Oasis Newsletter

Oasis Volume 13, Issue 9

Wandering In the Wilderness?

Reflections on our journey during the Feast of Tabernacles season*

By Moshe Morrison

God begins to deal with us long before we experience our “new birth.” The psalmist says that He knew us even before we were formed in our mother’s womb. His plan for us is worked out through the circumstances of our lives to bring us to the place where we can receive His inexpressible gift and we are ushered into an eternal relationship with Him through Messiah Yeshua.

“Now on the day that the tabernacle was erected the cloud covered the tabernacle…” (Numbers 9:1)

The completion and setting up of the Tabernacle in the wilderness and its subsequent filling by the presence of God is a prophetic picture of this. The Lord had been shaping Israel from the time of the call of Abram. But now they were to begin an aspect of their journey that was unique.

Now there was a place for the Holy One to dwell in the midst of His people, and each Israelite could feel closer communication with Him. His presence was there as their own personal tour guide.

Often the word “wandering” is used to describe our ancestors’ forty year journey through the wilderness. Unfortunately the word carries the connotation of aimlessness, as if they were lost with no direction home. But this is not the case, because the Scriptures clearly state that the people of Israel only moved when and where the Lord directed them.

God was present in the cloud by day and the pillar of fire by night hovering above the sanctuary. When the cloud lifted, the Israelites would break camp, pack up the Tabernacle and follow the cloud. When it stopped, they would stop and set up camp. Whether it was overnight, a few days, months or years – unless the cloud moved, they stayed where they were.

Of course the people were not always happy with this journey through the wilderness. However, the All Knowing God knew the end from the beginning and every stop had a purpose. There was a reason for every place and for the duration of every stay. Sadly, the process was not a popular one and only exacerbated their inclination to complain. It is important that we understand what God wants us to receive from this ancient episode.

“For I do not want you to be unaware, brethren, that our fathers were all under the cloud…Now these things happened to them as an example and they were written for our instruction, upon whom the ends of the ages have come.”(1 Corinthians 10:1-11)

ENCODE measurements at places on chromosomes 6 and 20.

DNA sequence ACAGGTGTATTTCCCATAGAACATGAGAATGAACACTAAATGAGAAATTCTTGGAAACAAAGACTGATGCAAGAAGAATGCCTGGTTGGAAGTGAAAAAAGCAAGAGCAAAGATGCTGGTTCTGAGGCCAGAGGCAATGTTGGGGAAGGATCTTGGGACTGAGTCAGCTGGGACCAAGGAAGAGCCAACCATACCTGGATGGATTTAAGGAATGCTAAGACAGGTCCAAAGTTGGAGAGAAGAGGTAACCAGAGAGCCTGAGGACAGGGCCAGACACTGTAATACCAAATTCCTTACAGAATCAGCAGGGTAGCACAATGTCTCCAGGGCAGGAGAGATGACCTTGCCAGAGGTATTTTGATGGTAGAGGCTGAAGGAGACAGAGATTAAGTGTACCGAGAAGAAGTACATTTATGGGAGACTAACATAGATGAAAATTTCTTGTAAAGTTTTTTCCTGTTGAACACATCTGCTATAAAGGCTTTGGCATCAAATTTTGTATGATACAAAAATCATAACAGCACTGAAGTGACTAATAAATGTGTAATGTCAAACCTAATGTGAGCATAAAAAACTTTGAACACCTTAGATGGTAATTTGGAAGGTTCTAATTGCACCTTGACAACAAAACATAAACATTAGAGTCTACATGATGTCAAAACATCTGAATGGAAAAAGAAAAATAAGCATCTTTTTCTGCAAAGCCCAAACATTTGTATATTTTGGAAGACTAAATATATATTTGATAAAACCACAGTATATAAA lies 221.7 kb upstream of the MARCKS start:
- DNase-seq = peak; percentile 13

Even when we are in seasons of great challenges and we don’t know where we are going or how long we must remain in this place, we must remember that He who lives in us is ever our guide. He knows, and is directing us in the journey. So we need not complain, but follow while trusting and resting in Him.

“For I am confident of this very thing, that he who began a good work in you will perfect it unto the day of Messiah Yeshua.” (Philippians 1:6)

*This year the Feast of Tabernacles is celebrated on September 19-26


RESHET Network Kids Camp


One big happy family – for a week

Orit and David introduce our camp theme - The Expedition

Orit and David introduce our camp theme – The Expedition

Everyone lends a hand!

Everyone lends a hand!

Each season of the year is defined by its holidays. In the fall, we welcome the New Year with Rosh HaShanah, Yom Kippur and Sukkot. In the winter Hannukah brightens our lives. Spring brings renewal and remembrance during the week of Pesach. But what do we do during the long hot summer season? We celebrate CAMP!

Since Camp Reshet is a “holiday” of our own making, we have come up with many fun traditions to accompany it: creative crafts, silly games, pool time, baseball, night games etc. Each year we also get to learn about new aspects of our relationship with God and each other. This time we chose to focus on “Expeditions” – epic journeys from the Bible and the qualities that made them successful. Central to all those expeditions was God’s guidance and the giftings contributed by each participant. As we learned about biblical journeys we also saw how those same elements could be applied to our lives today.